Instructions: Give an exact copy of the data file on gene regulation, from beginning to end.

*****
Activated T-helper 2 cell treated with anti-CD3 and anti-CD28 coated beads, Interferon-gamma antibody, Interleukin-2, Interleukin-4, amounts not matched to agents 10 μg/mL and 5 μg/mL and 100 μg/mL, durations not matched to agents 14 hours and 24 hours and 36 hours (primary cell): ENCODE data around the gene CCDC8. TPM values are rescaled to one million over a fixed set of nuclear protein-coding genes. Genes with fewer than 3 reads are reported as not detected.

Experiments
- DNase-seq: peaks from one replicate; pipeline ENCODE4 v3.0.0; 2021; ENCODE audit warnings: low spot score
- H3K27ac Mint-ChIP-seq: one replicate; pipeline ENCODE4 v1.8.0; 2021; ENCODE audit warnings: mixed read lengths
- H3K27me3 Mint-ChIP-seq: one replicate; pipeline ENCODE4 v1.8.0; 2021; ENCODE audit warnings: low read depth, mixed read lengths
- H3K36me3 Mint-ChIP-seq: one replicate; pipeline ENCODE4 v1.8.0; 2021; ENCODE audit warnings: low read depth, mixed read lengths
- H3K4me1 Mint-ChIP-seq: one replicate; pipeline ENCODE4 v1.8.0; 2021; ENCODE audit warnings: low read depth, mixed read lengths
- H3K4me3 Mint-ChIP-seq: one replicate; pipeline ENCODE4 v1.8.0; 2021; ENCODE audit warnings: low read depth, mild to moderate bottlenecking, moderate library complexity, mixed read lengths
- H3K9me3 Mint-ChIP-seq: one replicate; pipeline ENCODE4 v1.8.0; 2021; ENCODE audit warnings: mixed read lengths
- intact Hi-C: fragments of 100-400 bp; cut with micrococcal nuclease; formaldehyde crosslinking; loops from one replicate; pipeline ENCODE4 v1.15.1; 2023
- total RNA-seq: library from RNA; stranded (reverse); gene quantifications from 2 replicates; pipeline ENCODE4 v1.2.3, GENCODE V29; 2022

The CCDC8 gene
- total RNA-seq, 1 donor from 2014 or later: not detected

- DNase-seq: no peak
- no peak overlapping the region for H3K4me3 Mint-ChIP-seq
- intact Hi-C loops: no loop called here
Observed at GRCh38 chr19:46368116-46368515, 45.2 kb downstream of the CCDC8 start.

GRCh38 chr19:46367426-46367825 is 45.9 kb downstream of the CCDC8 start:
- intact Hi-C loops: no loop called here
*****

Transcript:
Activated T-helper 2 cell treated with anti-CD3 and anti-CD28 coated beads, Interferon-gamma antibody, Interleukin-2, Interleukin-4, amounts not matched to agents 10 μg/mL and 5 μg/mL and 100 μg/mL, durations not matched to agents 14 hours and 24 hours and 36 hours (primary cell): ENCODE data around the gene CCDC8. TPM values are rescaled to one million over a fixed set of nuclear protein-coding genes. Genes with fewer than 3 reads are reported as not detected.

Experiments
- DNase-seq: peaks from one replicate; pipeline ENCODE4 v3.0.0; 2021; ENCODE audit warnings: low spot score
- H3K27ac Mint-ChIP-seq: one replicate; pipeline ENCODE4 v1.8.0; 2021; ENCODE audit warnings: mixed read lengths
- H3K27me3 Mint-ChIP-seq: one replicate; pipeline ENCODE4 v1.8.0; 2021; ENCODE audit warnings: low read depth, mixed read lengths
- H3K36me3 Mint-ChIP-seq: one replicate; pipeline ENCODE4 v1.8.0; 2021; ENCODE audit warnings: low read depth, mixed read lengths
- H3K4me1 Mint-ChIP-seq: one replicate; pipeline ENCODE4 v1.8.0; 2021; ENCODE audit warnings: low read depth, mixed read lengths
- H3K4me3 Mint-ChIP-seq: one replicate; pipeline ENCODE4 v1.8.0; 2021; ENCODE audit warnings: low read depth, mild to moderate bottlenecking, moderate library complexity, mixed read lengths
- H3K9me3 Mint-ChIP-seq: one replicate; pipeline ENCODE4 v1.8.0; 2021; ENCODE audit warnings: mixed read lengths
- intact Hi-C: fragments of 100-400 bp; cut with micrococcal nuclease; formaldehyde crosslinking; loops from one replicate; pipeline ENCODE4 v1.15.1; 2023
- total RNA-seq: library from RNA; stranded (reverse); gene quantifications from 2 replicates; pipeline ENCODE4 v1.2.3, GENCODE V29; 2022

The CCDC8 gene
- total RNA-seq, 1 donor from 2014 or later: not detected

- DNase-seq: no peak
- no peak overlapping the region for H3K4me3 Mint-ChIP-seq
- intact Hi-C loops: no loop called here
Observed at GRCh38 chr19:46368116-46368515, 45.2 kb downstream of the CCDC8 start.

GRCh38 chr19:46367426-46367825 is 45.9 kb downstream of the CCDC8 start:
- intact Hi-C loops: no loop called here